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The latest proposal will apply to some agencies if there exists a “gross disparity” between the prices they charge during an emergency and those charged earlier or what other agencies currently charge for similar services. and if their earnings are at least 15% higher than before the Emergency.
Malara said he doesn’t have much of a problem with this year’s bill because it gives agencies the ability to defend their practices and pricing.
Kentucky implemented its current pricing rules for healthcare staffing agencies last year. The rules, which set benchmarks for acceptable prices, allowed for increases driven by higher labor costs. Malara said that if the Missouri bill gains momentum, he will point out that language to his sponsor and ask him to clarify what constitutes a “gross disparity” in prices.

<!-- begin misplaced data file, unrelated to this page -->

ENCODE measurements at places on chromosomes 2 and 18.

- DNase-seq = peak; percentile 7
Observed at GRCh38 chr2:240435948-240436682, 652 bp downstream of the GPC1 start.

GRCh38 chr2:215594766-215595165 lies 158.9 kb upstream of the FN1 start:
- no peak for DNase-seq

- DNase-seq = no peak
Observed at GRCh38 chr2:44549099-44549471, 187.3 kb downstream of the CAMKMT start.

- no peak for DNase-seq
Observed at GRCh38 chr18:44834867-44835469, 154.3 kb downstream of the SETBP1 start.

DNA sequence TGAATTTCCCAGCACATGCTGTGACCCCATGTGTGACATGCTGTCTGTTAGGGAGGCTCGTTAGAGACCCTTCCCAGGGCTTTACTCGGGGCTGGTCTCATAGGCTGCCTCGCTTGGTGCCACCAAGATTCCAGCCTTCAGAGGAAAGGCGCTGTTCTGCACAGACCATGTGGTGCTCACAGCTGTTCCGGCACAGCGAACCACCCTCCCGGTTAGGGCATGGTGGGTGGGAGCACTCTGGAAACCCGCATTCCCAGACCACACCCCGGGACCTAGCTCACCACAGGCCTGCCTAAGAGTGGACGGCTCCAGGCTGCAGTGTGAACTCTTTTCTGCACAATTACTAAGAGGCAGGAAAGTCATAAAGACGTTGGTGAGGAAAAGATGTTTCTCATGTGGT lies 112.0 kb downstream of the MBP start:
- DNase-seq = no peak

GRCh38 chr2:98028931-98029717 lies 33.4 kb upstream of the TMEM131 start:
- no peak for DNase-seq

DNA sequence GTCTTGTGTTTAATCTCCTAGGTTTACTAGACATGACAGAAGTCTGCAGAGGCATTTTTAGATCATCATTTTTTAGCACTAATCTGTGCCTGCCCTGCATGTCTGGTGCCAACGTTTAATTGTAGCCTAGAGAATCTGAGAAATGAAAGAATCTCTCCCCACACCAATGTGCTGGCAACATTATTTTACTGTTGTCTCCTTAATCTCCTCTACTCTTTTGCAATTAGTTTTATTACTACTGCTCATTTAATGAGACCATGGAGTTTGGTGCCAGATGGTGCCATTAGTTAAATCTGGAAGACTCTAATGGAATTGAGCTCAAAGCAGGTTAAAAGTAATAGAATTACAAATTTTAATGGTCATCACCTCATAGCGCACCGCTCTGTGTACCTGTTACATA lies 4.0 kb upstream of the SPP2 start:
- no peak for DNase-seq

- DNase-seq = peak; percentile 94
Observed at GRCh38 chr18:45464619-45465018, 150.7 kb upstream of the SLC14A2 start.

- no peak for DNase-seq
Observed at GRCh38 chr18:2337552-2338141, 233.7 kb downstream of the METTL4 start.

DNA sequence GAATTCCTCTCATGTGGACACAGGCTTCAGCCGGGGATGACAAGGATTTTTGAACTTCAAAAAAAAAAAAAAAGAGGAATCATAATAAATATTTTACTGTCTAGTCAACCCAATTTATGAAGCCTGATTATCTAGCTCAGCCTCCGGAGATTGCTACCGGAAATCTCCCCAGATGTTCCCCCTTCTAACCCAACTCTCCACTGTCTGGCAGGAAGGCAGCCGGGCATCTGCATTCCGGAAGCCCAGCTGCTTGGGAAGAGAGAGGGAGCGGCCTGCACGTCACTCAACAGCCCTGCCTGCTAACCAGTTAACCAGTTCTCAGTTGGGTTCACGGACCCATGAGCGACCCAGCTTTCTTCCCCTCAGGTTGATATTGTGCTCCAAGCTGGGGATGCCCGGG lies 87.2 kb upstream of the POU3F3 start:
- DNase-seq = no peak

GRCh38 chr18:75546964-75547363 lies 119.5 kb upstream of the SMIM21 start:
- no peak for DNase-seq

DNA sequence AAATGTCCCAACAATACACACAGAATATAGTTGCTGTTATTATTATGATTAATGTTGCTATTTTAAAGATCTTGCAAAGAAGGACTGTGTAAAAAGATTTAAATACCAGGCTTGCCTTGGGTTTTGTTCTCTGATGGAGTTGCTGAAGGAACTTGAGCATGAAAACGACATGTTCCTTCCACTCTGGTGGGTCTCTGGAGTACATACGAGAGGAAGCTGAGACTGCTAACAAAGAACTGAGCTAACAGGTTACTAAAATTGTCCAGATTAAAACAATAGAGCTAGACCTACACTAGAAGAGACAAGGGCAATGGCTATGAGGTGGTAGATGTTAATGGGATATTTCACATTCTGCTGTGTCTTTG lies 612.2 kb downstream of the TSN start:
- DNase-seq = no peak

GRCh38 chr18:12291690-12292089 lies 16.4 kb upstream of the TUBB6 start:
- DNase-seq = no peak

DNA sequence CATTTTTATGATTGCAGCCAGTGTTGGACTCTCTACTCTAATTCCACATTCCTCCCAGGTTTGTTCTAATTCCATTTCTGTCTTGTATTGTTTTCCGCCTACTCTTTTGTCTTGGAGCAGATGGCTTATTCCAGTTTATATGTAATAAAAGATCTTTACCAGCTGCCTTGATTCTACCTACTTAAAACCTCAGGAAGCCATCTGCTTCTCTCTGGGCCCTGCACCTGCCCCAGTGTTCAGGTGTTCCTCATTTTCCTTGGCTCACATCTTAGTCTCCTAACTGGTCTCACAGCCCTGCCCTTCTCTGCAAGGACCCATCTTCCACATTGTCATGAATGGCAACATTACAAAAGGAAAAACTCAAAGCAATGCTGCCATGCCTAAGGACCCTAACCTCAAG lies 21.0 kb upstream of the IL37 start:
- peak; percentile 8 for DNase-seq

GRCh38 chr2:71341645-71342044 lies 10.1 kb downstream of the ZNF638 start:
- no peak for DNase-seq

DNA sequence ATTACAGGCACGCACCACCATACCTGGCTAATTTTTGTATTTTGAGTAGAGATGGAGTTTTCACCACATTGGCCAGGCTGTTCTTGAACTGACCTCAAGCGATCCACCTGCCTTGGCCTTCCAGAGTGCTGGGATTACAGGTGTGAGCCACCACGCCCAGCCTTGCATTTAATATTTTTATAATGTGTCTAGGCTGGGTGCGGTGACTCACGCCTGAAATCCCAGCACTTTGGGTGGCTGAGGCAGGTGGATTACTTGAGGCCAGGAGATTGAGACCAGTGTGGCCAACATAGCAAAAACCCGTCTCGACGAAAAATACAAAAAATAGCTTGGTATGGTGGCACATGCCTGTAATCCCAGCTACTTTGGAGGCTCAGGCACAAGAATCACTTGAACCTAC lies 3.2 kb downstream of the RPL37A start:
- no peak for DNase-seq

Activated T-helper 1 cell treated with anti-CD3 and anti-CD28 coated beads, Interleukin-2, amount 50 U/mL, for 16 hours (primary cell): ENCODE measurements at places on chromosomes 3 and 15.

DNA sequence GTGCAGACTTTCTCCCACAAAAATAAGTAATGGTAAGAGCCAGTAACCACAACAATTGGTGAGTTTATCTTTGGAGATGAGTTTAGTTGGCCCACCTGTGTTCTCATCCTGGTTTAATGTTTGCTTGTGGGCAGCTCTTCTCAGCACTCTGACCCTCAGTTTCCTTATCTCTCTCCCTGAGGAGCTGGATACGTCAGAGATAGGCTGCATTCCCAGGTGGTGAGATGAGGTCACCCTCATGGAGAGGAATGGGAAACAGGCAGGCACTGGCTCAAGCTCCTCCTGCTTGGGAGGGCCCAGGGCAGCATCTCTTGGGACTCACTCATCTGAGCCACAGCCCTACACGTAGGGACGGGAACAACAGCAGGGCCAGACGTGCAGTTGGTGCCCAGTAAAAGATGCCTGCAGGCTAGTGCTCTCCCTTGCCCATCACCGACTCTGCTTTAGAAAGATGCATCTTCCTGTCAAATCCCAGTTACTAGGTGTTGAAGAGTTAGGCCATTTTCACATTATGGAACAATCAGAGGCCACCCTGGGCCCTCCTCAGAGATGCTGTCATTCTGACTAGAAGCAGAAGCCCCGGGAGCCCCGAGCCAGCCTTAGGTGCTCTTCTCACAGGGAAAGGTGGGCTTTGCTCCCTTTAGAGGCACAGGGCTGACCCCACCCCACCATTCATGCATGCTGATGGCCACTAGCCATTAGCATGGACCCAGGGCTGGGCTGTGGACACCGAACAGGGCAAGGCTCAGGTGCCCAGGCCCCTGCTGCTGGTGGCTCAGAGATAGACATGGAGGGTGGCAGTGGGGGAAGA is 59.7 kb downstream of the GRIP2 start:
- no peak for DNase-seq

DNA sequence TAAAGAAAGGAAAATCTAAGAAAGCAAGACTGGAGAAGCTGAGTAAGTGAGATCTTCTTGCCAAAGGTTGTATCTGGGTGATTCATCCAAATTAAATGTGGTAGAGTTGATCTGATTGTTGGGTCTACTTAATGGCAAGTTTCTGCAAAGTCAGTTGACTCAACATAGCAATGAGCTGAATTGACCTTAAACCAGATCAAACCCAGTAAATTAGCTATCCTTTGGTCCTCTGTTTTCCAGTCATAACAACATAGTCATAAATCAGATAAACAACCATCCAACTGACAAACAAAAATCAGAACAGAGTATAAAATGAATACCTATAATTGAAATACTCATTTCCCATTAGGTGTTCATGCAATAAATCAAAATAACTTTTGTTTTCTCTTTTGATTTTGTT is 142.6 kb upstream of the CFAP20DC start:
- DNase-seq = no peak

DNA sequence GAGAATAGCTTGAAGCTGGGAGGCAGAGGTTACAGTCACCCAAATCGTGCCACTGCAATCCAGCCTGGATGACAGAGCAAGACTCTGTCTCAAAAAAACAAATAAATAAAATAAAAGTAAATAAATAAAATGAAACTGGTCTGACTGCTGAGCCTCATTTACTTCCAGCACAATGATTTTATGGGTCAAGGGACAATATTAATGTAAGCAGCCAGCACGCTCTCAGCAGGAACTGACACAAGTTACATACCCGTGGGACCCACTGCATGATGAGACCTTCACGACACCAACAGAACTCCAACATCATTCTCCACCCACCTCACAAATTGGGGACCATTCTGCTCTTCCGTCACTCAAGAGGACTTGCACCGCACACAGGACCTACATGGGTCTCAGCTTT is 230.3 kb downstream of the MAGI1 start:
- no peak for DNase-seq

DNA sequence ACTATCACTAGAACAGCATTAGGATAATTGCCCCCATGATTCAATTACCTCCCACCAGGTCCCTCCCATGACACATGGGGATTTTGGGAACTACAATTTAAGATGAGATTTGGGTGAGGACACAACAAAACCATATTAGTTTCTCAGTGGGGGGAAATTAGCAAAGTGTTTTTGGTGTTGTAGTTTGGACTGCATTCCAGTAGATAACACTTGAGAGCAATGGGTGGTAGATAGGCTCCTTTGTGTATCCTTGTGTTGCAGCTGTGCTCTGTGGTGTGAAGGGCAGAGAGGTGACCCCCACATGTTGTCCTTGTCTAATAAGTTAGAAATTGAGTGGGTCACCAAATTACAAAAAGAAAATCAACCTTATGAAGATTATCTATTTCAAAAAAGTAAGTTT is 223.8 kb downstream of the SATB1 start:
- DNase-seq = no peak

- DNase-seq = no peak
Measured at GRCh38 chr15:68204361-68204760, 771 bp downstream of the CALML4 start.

The bill’s sponsor, Missouri State Sen. Carla Esslinger, a Republican, did not respond to requests for comment on the legislation.
Hall said she opposes any rate cap but was vague about Missouri’s new proposal. She said she saw agencies raise their prices from $70 an hour to more than $300 while she worked as a hospital nursing leader at the height of the pandemic.
“All these agencies that were raising prices,” Hall said, “all they were doing was putting that money in their own pockets.” They weren’t doing anything different or special for their nurses.”
Kaiser Health News is a national health policy news service. This is Henry J. is an editorially independent program of the Kaiser Family Foundation that is not affiliated with Kaiser Permanente.